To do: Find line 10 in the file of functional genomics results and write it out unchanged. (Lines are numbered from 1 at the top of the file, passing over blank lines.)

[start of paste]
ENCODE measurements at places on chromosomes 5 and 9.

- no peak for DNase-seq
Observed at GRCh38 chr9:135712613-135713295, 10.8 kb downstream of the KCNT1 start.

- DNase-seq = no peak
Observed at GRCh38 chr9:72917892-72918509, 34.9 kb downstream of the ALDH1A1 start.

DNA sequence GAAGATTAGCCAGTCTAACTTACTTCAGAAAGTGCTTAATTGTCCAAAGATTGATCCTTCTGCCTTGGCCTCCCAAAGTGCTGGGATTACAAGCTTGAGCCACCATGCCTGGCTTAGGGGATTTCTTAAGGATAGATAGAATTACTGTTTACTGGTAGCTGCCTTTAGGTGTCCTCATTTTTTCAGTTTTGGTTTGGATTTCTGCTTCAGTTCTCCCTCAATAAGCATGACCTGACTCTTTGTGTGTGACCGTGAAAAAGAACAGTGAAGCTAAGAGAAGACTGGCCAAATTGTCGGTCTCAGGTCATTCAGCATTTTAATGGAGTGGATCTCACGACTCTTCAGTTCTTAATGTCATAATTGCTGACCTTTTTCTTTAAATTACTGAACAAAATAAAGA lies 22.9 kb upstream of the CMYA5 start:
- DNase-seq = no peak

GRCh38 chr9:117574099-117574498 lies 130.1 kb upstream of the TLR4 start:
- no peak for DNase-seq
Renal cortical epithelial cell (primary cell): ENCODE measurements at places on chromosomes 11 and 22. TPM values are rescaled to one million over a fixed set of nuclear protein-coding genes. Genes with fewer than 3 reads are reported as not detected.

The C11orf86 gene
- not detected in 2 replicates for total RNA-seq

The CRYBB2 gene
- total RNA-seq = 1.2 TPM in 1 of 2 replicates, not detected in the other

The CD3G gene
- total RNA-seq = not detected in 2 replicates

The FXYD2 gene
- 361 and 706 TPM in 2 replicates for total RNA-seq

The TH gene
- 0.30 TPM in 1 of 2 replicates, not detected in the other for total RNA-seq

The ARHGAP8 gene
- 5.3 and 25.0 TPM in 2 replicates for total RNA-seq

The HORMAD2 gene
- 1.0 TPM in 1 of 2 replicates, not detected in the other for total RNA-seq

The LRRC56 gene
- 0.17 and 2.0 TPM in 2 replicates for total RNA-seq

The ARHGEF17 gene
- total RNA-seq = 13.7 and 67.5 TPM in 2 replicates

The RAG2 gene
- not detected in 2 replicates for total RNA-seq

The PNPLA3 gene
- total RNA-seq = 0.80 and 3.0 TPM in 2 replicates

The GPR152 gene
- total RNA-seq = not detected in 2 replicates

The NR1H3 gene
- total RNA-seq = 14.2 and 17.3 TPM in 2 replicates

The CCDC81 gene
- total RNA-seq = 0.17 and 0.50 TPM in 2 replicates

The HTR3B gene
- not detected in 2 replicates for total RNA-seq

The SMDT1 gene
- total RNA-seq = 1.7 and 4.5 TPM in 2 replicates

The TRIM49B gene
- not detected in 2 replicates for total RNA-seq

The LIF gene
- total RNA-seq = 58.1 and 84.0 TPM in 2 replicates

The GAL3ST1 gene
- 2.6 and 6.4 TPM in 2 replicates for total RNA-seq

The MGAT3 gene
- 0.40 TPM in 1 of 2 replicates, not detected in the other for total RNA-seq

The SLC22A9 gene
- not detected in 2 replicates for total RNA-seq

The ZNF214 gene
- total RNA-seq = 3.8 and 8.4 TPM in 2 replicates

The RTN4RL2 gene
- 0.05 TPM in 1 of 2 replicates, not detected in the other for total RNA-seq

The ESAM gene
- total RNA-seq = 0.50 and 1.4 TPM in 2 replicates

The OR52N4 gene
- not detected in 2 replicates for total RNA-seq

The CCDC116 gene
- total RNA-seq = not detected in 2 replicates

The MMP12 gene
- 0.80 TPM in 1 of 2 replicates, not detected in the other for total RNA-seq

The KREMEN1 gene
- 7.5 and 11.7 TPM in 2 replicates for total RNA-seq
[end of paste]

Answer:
Renal cortical epithelial cell (primary cell): ENCODE measurements at places on chromosomes 11 and 22. TPM values are rescaled to one million over a fixed set of nuclear protein-coding genes. Genes with fewer than 3 reads are reported as not detected.